'Gangster Squad': Law? What Law?
Decked out in impeccable suits and a fedora so crisply brimmed it could cut through drywall, Josh Brolin stars in Gangster Squad as a square-jawed policeman of the first order, an Eliot Ness type who would sooner burn a pile of dirty money than pocket a single dollar.
In 1949 Los Angeles, Brolin's Sgt. John O'Mara has been trusted with the task of rebuffing the threat posed by Mickey Cohen (Sean Penn), an East Coast gangster working quickly and ruthlessly to set up shop.
The trouble for the police is that not everyone is as incorruptible as Sgt. O'Mara: Cohen has connections inside the department and the courtroom that keep him well-protected, and fortresses of armed henchmen should some hero cop get any ideas besides.
The question posed by Gangster Squad is a troubling one: If a mass murderer like Cohen can't be brought to book by conventional means, are extralegal tactics necessary? And the answer suggested by the film is even more troubling: Yippee-ki-yay!
With all the current hand-wringing over the controversial tactics used to extract information in Zero Dark Thirty, it's ironic that a full-throated endorsement of by-any-means police conduct like Gangster Squad will likely skate by unnoticed. Granted, the two films aren't completely analogous — the fight over how the narrative of Osama bin Laden's killing will be understood is more urgent than the cartoonish pulp of a period shoot'em-up — but they both address similar questions about what it takes to bring a "Most Wanted" type to justice. Zero Dark Thirty stews in moral ambiguity; Gangster Squad barely gives it a second thought.
A slick, empty-headed exercise in Old Hollywood glamour and New Hollywood style — like a kids-playing-dress-up version of The Untouchables — Gangster Squad pushes through mob-movie cliches with ultraviolent force. Director Ruben Fleischer, who made the entertaining horror-comedy Zombieland a few years ago, has the technical chops to put his action sequences across, and no expense has been spared in bringing this world to life with an art-deco pop. But the film's utter lack of reflection does nothing to ripple its glossy surface.
With Cohen close to setting up a gambling wire that will give him a piece of every transaction in the western half of the United States, O'Mara's superior (Nick Nolte) puts him in charge of assembling an off-the-books task force — a "gangster squad," if you will — to bring down Cohen's operation.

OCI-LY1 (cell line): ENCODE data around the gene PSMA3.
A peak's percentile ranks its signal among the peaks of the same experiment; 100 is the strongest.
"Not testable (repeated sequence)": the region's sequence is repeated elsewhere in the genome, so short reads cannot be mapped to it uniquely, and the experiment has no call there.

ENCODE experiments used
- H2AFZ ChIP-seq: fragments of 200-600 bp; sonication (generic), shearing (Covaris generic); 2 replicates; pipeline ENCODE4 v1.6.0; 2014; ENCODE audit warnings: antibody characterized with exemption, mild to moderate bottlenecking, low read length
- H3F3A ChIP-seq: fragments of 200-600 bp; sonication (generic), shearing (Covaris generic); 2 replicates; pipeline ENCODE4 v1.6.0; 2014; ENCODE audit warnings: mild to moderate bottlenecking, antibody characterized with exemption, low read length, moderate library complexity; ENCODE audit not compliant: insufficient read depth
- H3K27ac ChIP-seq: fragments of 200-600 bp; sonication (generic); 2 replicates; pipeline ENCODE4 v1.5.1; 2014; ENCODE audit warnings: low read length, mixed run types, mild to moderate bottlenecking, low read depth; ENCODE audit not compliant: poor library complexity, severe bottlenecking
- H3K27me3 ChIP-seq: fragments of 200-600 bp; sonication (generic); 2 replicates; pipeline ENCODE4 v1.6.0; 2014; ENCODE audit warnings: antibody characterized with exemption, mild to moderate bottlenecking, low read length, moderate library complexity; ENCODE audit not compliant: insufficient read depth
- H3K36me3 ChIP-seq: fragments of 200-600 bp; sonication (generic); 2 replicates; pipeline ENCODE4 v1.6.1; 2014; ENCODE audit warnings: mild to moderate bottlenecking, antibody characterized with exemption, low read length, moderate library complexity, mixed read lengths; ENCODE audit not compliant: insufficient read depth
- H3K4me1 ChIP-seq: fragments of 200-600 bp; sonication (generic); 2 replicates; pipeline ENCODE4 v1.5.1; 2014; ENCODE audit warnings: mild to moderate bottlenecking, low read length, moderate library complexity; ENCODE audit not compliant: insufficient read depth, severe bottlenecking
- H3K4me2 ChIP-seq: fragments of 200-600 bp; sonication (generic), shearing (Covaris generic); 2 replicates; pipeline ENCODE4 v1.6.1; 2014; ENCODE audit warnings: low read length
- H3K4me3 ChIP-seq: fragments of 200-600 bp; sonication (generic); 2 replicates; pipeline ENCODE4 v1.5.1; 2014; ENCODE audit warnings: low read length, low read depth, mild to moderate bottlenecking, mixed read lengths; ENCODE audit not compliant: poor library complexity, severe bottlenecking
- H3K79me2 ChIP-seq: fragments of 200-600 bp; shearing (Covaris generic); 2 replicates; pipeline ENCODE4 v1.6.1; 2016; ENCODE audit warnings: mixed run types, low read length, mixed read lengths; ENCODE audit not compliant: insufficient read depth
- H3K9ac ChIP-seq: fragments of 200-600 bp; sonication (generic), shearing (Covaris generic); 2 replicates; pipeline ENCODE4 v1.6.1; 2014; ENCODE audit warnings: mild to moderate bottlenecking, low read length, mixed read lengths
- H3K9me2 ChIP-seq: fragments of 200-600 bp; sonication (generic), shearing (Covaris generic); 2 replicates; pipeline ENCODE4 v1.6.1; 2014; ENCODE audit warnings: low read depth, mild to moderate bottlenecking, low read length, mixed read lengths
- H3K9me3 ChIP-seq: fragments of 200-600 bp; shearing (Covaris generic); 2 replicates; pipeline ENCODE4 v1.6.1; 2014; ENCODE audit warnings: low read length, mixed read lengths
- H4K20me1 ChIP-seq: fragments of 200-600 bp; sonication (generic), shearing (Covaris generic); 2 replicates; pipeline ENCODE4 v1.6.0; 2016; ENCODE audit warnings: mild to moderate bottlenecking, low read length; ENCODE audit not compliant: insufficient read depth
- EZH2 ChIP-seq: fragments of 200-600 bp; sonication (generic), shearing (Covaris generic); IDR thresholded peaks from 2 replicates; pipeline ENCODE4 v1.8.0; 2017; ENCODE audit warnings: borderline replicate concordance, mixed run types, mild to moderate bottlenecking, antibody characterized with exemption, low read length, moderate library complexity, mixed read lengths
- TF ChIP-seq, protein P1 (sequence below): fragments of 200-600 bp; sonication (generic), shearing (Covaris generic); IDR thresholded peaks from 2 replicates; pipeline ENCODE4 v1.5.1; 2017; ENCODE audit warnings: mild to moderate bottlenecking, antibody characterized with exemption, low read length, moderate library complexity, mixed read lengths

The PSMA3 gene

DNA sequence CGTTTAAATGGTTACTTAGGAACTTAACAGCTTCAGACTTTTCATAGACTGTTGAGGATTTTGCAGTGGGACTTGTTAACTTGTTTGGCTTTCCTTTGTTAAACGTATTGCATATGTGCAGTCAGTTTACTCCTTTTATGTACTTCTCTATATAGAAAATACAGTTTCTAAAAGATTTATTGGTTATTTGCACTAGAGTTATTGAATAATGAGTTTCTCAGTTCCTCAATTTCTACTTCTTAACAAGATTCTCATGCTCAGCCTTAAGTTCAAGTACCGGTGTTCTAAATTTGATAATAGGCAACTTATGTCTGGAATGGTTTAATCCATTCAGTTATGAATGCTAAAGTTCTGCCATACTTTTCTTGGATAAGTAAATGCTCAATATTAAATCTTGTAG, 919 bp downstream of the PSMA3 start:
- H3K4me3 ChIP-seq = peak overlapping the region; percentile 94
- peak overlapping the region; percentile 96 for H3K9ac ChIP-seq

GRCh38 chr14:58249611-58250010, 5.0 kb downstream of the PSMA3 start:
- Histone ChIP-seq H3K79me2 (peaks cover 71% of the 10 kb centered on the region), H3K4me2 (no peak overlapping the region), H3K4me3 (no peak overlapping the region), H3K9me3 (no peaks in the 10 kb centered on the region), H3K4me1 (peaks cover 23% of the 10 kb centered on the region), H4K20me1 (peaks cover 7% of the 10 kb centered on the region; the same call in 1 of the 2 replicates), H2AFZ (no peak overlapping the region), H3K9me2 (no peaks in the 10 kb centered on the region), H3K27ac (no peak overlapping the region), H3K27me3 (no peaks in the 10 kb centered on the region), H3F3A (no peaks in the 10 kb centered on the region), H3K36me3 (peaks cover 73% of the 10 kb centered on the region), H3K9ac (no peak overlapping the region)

For that, O'Mara partners up with the more lighthearted Sgt. Jerry Wooters (Ryan Gosling) and a team of other incorruptible cops, played by Giovanni Ribisi, Anthony Mackie, Michael Peña, and Robert Patrick. They've been told to target Cohen using any and all means, whether that means warrantless searches and wiretapping, or busting up brothels and nightclubs with machine guns.
A lovely Emma Stone turns up in the obligatory role of a moll who's caught between Cohen and Wooters, serving partly as evidence that women exist, and partly as confirmation that the filmmakers will leave no type unexploited.
There are a couple of occasions when one of O'Mara's men worry about mission drift — Ribisi's surveillance man, for example, worries that he's not making a good role model for his son — but it's remarkable how little Gangster Squad seems troubled by the moral and legal quandaries it poses. More consideration has been given to the shade of Stone's lipstick than to the complete dismissal of legal constraints.
Then again, Gangster Squad doesn't invite much thought. It parrots gangster films of old with a fetishist's eye for decor and wardrobe and the pace of a lurid dime-store novel. But it's all secondhand pastiche, striking only for its chilling subtext — that the authorities should be granted unlimited powers to protect ordinary citizens. Not even Dirty Harry expected that kind of latitude.